Include award listings and review excerpts as they arise. Those from established print journals and/or blurbs from well-known authors or youth literature experts tend to be the most persuasive. Moreover, reviews, too, are subject to copyright and may not be wholly reproduced without permission. Use short quotes, and link to the source website.

Keeping this information up-to-date is critical. Interior links should always be in working order. The occasional exterior link may be unavoidable, but do your best to keep these current. New books should be added promptly. Such maintenance will preserve the site’s credibility and effectiveness as a promotional tool.

Offer teachers and school librarians reasons to share your book with students.

“If your book has good curricular tie-ins,” children’s author-poet Hope Vestergaard begins, “it pays to make that obvious on your site.”

Curriculum guides and related activities are especially sought after. These may include discussion questions and links to curriculum-related sites.

“I was a teacher,” explains young adult author Gail Giles, “and I know I’d pick up a book that has a teacher’s guide before a book that didn’t—if the books were essentially equal.”

Buzzeo adds, “Content standard based curriculum activities are much appreciated. Teachers do not have time to teach things simply for the fun of it anymore, in this age of standardized testing. Thoroughly familiarize yourself with national and state content standards before writing support material.” She recommends hiring a member of the educational, library, and children’s writing community to write guides.

Children’s author and reading expert Tracie Vaughn Zimmer not only is available for hire, she also posts the guides she writes to her own site, offering a “directory” that attracts visitors.

"Since most of my visitors are teachers," Vaughn explains, "I decided to appeal directly to them. Teachers are visual people (think bulletin boards and their wonderful, bright classrooms) so my directory is like a bulletin board with all the beautiful book covers speaking for themselves. I can feature new guides this way too."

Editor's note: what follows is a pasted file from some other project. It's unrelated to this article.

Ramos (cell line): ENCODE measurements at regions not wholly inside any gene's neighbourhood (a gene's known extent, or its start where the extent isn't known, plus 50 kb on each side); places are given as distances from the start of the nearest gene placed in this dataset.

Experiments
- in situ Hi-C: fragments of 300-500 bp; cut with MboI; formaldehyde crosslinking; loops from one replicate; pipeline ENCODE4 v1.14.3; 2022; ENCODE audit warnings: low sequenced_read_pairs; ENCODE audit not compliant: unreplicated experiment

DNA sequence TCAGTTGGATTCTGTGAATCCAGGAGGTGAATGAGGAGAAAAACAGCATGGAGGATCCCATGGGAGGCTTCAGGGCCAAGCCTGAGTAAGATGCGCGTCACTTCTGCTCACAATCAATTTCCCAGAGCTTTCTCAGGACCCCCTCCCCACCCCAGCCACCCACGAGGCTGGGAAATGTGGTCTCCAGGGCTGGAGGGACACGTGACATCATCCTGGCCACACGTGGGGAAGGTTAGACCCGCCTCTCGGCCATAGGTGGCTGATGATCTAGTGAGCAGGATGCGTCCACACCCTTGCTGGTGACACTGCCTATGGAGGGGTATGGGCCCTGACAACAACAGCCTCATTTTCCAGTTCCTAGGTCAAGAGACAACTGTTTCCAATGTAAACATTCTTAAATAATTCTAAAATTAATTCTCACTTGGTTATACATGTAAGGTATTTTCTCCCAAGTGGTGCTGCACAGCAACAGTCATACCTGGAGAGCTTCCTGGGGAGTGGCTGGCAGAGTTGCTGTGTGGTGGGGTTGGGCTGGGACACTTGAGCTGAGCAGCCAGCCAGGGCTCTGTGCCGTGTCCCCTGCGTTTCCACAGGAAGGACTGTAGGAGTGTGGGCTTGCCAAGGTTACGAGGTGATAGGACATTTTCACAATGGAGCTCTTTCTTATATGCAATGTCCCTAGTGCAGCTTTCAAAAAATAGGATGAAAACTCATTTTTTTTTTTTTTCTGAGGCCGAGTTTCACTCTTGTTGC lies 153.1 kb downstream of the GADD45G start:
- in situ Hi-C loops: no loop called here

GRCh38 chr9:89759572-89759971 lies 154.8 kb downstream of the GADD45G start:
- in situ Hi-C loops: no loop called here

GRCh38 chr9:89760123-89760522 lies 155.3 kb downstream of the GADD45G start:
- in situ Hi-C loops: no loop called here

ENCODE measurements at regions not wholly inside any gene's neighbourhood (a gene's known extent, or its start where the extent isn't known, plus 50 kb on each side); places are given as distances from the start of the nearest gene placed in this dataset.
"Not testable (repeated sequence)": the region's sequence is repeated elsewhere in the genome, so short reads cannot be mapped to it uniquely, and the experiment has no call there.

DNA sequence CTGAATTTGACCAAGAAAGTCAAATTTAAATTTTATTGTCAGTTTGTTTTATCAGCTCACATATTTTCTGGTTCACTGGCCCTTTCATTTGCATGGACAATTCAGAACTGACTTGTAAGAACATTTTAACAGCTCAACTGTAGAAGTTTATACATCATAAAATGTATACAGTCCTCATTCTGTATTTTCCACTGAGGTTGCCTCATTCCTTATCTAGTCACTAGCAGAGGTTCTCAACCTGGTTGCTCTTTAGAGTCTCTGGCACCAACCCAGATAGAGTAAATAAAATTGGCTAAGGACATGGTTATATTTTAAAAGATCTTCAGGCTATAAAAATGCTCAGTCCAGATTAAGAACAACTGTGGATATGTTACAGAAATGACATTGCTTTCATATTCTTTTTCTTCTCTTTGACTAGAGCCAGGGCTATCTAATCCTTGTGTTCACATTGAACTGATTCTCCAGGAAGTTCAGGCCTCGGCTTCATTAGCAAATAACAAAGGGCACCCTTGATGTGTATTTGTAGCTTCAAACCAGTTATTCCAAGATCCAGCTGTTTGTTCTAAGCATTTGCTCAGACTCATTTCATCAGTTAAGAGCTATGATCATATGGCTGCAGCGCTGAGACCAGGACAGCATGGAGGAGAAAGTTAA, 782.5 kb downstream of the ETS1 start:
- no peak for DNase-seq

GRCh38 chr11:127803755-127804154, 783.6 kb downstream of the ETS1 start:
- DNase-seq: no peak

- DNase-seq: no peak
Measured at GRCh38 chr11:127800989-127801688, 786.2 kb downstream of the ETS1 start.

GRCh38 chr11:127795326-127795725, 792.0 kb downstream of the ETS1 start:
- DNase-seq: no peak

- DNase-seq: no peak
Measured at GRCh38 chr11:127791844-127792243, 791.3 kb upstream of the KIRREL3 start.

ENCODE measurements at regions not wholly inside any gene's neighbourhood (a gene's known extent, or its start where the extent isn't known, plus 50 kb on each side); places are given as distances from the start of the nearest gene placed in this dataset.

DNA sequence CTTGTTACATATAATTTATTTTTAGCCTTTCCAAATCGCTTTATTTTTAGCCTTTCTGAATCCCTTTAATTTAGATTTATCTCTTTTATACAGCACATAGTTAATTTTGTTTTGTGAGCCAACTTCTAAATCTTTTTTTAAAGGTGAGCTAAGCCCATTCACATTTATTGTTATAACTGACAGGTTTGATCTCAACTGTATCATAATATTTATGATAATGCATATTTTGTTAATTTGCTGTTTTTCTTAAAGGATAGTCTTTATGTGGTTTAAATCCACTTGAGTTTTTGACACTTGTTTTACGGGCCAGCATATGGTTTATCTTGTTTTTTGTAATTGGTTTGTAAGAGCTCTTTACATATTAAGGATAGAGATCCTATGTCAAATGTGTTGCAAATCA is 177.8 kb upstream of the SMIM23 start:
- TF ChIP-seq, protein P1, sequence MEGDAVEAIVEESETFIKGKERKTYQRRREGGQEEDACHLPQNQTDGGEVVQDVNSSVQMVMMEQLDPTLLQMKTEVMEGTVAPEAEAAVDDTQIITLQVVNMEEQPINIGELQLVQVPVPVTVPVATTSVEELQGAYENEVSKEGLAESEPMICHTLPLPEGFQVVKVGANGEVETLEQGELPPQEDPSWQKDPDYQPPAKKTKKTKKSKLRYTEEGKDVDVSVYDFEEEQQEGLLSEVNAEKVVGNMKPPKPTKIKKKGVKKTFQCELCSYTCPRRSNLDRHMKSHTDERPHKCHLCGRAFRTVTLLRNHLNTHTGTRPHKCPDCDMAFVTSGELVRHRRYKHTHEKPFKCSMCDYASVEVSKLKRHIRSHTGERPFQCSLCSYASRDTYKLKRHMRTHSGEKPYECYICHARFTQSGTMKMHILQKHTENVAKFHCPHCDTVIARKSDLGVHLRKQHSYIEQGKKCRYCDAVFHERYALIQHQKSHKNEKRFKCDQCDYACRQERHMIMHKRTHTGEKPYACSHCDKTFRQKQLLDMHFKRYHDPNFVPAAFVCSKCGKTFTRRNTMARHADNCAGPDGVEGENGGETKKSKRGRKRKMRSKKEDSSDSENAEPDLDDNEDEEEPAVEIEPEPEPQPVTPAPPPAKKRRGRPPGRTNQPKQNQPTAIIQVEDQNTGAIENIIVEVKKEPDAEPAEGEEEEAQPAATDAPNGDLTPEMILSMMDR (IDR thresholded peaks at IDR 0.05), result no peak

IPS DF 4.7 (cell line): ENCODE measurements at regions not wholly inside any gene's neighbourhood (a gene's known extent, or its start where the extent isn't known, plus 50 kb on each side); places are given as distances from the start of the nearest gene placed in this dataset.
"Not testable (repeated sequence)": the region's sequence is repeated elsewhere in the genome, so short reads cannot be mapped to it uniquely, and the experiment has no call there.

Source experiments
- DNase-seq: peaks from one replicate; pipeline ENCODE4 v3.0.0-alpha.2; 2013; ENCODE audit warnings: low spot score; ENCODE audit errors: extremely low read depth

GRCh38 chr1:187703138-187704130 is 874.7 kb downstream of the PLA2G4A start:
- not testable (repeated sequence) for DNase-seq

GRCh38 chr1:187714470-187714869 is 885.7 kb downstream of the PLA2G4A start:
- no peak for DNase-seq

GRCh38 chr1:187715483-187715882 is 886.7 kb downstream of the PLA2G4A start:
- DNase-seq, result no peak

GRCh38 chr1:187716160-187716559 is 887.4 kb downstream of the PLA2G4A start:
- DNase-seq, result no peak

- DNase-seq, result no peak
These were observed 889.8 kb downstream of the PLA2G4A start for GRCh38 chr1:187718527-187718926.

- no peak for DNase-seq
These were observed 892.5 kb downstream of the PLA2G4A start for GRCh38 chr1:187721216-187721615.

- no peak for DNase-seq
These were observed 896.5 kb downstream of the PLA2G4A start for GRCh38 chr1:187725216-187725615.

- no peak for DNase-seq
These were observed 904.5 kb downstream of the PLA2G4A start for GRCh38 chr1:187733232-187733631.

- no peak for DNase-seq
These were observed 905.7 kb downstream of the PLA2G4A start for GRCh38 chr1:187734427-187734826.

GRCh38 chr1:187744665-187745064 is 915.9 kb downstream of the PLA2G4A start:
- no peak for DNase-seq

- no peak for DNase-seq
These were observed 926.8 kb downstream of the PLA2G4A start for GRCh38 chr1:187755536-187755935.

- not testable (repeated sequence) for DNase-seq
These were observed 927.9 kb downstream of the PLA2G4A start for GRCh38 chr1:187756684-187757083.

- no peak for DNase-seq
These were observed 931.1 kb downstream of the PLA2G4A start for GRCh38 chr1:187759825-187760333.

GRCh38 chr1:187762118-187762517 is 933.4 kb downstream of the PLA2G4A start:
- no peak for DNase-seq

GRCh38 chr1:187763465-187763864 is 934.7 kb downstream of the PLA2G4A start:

She adds that dividing the books into age categories (along with one for poetry) makes the directory easier to navigate.

"I also don't add a lot of design to the guides themselves," Vaughn says, "so that teachers can use as little ink and paper necessary and just dive into activities and lessons with their students."

Teacher guides may be augmented by background on the crafting of the book.

“If authors and illustrators will provide information about process, research, and revision that applies to specific titles, they will help educators adopt them more readily,” Palmquist says.

Question-and-answer interviews might touch on such subjects as the author's and/or illustrator’s background in the field, inspiration behind the book, required research, challenges in bringing the story to life, the revision process, and themes.

This same information could also be shared in a story-behind-the-story article.

“I think the ‘How I Wrote It’ section is part of the educator’s extended experience for the class or reader,” says Giles. “I put it there to enhance the reading experience and make it really easy for the teacher to use the book in the classroom.”

Such Q&A interviews and articles may be further supplemented with bibliographies of books or other resources used for research in writing the story.